BUS: Police brutality affects all, must stop

Steve Bushong

BUS president Sasha Parker introduces Rick Rucker, 26, at last night’s BUS meeting in Oscar Ritchie Hall. Rucker discussed the Jan. 7 encounter with Kent police in which he and four others were arrested after a party in College Towers. LESLIE CUSANO | DAI

Credit: John Proppe

A crowd of more than 50 people sat silent inside Oscar Ritchie Hall last night as Rick Rucker, 26, recounted the morning of Jan. 7, when he and four others were arrested by Kent police at his birthday party in College Towers.

Rucker said he and others at his party were victims of excessive police force. Formal civil complaints were filed against the Kent Police Department by 13 people who attended the party.

The emergency Black United Students meeting was held as a response to Rucker’s claim and as a starting point to foster action at the university or city level against unjust police force.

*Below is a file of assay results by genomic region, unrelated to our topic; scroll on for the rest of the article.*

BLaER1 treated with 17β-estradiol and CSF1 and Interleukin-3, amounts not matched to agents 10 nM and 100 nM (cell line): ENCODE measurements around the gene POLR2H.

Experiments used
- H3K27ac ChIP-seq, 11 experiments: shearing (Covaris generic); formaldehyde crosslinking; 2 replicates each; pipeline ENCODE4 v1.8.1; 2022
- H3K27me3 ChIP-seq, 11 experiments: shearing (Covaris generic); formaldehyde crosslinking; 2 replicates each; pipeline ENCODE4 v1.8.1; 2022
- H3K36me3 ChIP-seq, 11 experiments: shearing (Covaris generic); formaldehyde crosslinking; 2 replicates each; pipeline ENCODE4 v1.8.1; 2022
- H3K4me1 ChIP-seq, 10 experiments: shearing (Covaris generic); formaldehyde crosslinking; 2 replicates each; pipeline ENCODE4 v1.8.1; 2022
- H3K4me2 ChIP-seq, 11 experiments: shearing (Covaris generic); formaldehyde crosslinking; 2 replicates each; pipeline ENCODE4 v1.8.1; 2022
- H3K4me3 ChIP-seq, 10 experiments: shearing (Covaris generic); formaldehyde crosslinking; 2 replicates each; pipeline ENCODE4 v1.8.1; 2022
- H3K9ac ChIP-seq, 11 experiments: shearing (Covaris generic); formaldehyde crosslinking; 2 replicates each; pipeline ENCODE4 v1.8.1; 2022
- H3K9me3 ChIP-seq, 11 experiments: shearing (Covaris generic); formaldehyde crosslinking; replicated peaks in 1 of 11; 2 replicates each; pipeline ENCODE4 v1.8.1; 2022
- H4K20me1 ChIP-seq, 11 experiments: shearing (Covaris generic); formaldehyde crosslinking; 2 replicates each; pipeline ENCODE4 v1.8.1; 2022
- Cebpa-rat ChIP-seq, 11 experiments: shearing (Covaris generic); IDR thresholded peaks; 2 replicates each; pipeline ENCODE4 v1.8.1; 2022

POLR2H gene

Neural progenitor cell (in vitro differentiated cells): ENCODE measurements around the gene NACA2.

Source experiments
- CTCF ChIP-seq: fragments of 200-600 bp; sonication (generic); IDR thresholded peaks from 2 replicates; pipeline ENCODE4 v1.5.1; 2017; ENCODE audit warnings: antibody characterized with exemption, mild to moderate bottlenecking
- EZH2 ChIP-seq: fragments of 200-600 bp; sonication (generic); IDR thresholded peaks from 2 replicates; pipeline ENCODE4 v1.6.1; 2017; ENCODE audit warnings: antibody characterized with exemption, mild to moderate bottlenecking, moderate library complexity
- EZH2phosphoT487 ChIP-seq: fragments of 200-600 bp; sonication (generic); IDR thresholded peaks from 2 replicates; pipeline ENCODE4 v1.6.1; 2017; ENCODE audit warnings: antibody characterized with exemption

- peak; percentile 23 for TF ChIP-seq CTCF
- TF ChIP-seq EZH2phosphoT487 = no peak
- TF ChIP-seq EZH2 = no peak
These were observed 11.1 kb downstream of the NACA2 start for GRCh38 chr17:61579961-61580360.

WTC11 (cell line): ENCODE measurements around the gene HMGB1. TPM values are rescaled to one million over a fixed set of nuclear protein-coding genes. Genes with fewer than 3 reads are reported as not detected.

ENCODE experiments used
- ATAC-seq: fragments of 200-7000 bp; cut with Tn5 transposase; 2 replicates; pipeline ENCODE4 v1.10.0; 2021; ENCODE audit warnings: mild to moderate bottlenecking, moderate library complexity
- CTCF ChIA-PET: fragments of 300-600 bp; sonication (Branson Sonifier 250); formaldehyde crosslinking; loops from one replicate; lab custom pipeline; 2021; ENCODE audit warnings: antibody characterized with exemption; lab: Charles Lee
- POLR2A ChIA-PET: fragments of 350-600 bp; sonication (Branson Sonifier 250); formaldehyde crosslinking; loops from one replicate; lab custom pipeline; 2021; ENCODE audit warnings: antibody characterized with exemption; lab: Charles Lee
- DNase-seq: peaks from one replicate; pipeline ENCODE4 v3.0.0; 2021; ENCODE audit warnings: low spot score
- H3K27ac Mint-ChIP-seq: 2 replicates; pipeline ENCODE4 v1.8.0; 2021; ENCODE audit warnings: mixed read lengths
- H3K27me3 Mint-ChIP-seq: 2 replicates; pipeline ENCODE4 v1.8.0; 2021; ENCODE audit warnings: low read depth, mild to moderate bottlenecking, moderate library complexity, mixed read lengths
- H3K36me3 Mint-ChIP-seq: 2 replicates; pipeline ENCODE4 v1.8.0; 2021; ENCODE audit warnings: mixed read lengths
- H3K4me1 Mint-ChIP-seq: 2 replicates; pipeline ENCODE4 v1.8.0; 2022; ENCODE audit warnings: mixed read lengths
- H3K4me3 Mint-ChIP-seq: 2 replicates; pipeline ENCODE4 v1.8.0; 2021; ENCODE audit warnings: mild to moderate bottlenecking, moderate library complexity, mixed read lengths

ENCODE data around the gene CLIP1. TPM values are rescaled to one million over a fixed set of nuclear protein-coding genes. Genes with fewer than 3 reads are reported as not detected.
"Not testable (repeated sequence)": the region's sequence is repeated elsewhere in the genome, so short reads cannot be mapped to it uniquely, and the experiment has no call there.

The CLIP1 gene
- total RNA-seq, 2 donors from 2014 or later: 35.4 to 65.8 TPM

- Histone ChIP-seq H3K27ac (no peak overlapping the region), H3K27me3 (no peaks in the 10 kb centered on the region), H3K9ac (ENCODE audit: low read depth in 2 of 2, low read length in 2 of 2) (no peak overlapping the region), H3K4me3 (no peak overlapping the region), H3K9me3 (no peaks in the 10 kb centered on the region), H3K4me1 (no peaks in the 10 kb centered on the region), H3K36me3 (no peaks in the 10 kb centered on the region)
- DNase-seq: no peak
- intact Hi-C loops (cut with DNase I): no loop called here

“This isn’t just me,” Rucker said. “It’s bigger than me. This is an ongoing problem.”

After Rucker spoke, those in attendance shared their own negative experiences with Kent police.

One woman, both a student and resident of Kent, was upset by the night’s discussion.

She said she doesn’t want people to think Kent is a terrible place, but at the same time she acknowledged and sympathized with the experiences of others in the lecture hall.

One common theme was the need for action.

Ideas ranged from organizing marches to starting a blog documenting unjust police activity.

BUS president Sasha Parker opened and closed the meeting by saying that the issue of excessive police force affects students and residents of the community across color lines.

Parker said she’ll bring the issue to President Lester Lefton’s attention at an upcoming meeting. She also plans to meet with the presidents of other student groups, including PRIDE!Kent and Undergraduate Student Senate, to discuss the issue.

Contact minority affairs reporter Steve Bushong at [email protected].